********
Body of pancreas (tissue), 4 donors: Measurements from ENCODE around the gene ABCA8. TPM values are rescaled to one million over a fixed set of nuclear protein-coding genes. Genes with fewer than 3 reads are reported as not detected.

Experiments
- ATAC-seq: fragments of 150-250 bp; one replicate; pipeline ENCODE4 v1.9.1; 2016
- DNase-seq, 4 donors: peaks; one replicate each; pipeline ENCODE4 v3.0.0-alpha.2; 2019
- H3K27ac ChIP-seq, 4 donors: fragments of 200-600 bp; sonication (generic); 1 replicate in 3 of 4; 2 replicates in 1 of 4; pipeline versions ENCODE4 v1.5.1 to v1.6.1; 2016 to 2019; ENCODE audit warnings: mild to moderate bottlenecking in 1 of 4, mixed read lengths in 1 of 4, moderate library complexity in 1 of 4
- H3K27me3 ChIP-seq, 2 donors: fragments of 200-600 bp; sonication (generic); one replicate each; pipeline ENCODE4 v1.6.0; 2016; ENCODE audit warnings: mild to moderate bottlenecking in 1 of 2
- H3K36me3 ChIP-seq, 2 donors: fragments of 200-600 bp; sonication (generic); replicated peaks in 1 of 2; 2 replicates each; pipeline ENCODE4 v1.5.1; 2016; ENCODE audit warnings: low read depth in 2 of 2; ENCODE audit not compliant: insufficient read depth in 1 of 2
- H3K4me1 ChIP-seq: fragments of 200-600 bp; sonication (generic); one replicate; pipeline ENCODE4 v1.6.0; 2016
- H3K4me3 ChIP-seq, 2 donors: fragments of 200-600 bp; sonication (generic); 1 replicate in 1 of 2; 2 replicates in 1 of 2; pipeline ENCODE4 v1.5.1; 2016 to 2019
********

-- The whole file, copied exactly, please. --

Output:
Body of pancreas (tissue), 4 donors: Measurements from ENCODE around the gene ABCA8. TPM values are rescaled to one million over a fixed set of nuclear protein-coding genes. Genes with fewer than 3 reads are reported as not detected.

Experiments
- ATAC-seq: fragments of 150-250 bp; one replicate; pipeline ENCODE4 v1.9.1; 2016
- DNase-seq, 4 donors: peaks; one replicate each; pipeline ENCODE4 v3.0.0-alpha.2; 2019
- H3K27ac ChIP-seq, 4 donors: fragments of 200-600 bp; sonication (generic); 1 replicate in 3 of 4; 2 replicates in 1 of 4; pipeline versions ENCODE4 v1.5.1 to v1.6.1; 2016 to 2019; ENCODE audit warnings: mild to moderate bottlenecking in 1 of 4, mixed read lengths in 1 of 4, moderate library complexity in 1 of 4
- H3K27me3 ChIP-seq, 2 donors: fragments of 200-600 bp; sonication (generic); one replicate each; pipeline ENCODE4 v1.6.0; 2016; ENCODE audit warnings: mild to moderate bottlenecking in 1 of 2
- H3K36me3 ChIP-seq, 2 donors: fragments of 200-600 bp; sonication (generic); replicated peaks in 1 of 2; 2 replicates each; pipeline ENCODE4 v1.5.1; 2016; ENCODE audit warnings: low read depth in 2 of 2; ENCODE audit not compliant: insufficient read depth in 1 of 2
- H3K4me1 ChIP-seq: fragments of 200-600 bp; sonication (generic); one replicate; pipeline ENCODE4 v1.6.0; 2016
- H3K4me3 ChIP-seq, 2 donors: fragments of 200-600 bp; sonication (generic); 1 replicate in 1 of 2; 2 replicates in 1 of 2; pipeline ENCODE4 v1.5.1; 2016 to 2019